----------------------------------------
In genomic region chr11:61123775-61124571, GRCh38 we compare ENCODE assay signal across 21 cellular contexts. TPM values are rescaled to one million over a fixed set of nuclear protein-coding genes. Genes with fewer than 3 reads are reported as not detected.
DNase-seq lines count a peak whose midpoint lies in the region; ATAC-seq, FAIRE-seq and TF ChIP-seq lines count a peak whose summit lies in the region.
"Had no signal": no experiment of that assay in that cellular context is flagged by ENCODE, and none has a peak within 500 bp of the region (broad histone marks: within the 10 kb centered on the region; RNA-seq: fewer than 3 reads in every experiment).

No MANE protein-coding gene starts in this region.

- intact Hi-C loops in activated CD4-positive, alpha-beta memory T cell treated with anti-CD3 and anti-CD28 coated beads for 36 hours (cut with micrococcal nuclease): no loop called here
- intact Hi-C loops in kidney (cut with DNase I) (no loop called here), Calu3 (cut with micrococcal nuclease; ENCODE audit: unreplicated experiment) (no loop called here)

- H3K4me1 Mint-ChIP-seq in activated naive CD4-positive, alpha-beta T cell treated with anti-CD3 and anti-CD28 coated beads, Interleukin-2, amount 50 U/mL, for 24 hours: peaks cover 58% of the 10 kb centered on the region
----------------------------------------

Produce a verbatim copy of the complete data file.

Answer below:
In genomic region chr11:61123775-61124571, GRCh38 we compare ENCODE assay signal across 21 cellular contexts. TPM values are rescaled to one million over a fixed set of nuclear protein-coding genes. Genes with fewer than 3 reads are reported as not detected.
DNase-seq lines count a peak whose midpoint lies in the region; ATAC-seq, FAIRE-seq and TF ChIP-seq lines count a peak whose summit lies in the region.
"Had no signal": no experiment of that assay in that cellular context is flagged by ENCODE, and none has a peak within 500 bp of the region (broad histone marks: within the 10 kb centered on the region; RNA-seq: fewer than 3 reads in every experiment).

No MANE protein-coding gene starts in this region.

- intact Hi-C loops in activated CD4-positive, alpha-beta memory T cell treated with anti-CD3 and anti-CD28 coated beads for 36 hours (cut with micrococcal nuclease): no loop called here
- intact Hi-C loops in kidney (cut with DNase I) (no loop called here), Calu3 (cut with micrococcal nuclease; ENCODE audit: unreplicated experiment) (no loop called here)

- H3K4me1 Mint-ChIP-seq in activated naive CD4-positive, alpha-beta T cell treated with anti-CD3 and anti-CD28 coated beads, Interleukin-2, amount 50 U/mL, for 24 hours: peaks cover 58% of the 10 kb centered on the region